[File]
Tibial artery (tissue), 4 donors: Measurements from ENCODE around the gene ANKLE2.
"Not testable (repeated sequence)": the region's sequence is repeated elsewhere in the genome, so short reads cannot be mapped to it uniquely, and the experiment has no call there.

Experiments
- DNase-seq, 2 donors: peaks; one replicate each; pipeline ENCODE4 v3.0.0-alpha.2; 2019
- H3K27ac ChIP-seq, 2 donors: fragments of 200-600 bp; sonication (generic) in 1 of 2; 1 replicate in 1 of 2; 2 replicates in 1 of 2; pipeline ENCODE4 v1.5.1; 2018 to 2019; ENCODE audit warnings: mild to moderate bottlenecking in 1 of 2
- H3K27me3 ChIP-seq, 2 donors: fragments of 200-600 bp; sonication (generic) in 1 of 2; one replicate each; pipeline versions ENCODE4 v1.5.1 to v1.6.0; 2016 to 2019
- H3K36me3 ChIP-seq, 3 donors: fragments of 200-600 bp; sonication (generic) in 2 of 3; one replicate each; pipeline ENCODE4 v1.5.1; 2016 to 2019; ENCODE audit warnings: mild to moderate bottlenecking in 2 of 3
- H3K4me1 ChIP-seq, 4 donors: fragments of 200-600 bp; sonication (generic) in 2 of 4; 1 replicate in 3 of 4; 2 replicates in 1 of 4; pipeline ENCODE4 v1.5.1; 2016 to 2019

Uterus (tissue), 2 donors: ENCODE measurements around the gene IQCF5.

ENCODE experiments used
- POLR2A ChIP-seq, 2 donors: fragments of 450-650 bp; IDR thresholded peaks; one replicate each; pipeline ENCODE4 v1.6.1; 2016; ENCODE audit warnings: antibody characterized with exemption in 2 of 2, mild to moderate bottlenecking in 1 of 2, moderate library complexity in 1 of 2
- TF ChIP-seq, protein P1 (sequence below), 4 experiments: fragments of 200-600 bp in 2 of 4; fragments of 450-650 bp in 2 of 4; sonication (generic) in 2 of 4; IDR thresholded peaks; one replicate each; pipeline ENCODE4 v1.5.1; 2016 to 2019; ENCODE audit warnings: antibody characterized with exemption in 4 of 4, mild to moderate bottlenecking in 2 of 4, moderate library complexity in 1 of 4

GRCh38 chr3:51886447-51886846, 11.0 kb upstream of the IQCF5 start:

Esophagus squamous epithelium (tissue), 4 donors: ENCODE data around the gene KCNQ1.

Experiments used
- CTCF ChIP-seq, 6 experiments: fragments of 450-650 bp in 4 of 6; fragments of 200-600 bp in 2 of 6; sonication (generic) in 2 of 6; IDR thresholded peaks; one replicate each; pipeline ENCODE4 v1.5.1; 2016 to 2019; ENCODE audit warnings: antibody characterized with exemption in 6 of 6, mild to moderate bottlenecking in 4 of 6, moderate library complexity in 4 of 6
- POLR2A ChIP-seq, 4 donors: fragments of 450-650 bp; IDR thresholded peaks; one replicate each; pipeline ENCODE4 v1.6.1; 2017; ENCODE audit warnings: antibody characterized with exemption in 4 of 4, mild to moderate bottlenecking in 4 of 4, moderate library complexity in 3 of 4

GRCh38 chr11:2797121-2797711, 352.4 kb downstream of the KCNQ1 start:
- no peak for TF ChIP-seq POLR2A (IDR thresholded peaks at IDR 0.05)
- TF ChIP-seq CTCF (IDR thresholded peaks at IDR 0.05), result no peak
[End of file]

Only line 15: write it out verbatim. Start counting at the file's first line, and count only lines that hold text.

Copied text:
Experiments used